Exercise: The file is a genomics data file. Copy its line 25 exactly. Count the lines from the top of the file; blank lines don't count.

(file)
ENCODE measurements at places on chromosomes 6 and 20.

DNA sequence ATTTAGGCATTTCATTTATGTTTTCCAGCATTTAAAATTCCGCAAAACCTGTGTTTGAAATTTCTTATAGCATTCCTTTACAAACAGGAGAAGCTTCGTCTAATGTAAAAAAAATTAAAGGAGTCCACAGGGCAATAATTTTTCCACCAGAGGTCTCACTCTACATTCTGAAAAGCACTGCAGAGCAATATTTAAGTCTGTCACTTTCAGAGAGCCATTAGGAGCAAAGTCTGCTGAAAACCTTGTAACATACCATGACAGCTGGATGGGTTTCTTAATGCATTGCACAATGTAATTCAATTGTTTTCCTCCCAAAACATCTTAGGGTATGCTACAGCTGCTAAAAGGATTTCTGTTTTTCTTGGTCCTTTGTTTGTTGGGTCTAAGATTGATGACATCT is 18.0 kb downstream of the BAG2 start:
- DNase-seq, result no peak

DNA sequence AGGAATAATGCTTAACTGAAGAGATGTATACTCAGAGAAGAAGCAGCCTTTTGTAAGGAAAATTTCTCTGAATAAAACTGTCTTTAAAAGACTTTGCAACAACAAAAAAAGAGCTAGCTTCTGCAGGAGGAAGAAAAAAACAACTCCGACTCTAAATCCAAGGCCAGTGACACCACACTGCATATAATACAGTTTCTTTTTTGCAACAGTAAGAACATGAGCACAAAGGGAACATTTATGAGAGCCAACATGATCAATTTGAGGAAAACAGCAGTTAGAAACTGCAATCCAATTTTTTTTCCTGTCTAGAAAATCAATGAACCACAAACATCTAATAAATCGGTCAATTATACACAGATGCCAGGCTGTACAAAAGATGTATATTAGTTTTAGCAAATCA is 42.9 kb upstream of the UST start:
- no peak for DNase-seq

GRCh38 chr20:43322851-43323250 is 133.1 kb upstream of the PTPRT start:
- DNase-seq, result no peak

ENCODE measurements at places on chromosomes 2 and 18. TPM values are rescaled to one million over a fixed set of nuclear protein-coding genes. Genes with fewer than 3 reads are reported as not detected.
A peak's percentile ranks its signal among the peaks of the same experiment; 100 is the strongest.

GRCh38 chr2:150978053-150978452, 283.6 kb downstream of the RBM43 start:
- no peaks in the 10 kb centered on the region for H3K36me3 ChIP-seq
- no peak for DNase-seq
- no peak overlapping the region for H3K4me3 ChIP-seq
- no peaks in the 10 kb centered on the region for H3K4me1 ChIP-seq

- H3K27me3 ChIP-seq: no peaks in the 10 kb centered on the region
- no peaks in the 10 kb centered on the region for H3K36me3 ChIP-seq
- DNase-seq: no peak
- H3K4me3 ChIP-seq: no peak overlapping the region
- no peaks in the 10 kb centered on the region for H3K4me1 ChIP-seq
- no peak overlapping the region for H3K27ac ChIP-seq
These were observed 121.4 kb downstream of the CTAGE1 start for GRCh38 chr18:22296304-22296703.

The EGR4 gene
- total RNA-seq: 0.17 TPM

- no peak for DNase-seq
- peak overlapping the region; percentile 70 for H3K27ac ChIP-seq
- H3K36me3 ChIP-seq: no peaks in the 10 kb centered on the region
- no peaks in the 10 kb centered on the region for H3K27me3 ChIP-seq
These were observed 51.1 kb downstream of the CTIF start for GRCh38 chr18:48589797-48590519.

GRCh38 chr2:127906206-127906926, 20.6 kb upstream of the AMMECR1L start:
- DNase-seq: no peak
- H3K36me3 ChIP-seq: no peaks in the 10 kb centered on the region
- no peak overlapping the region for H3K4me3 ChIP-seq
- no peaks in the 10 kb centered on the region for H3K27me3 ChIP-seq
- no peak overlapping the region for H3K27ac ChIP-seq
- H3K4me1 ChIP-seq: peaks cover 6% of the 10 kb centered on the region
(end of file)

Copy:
- peak overlapping the region; percentile 70 for H3K27ac ChIP-seq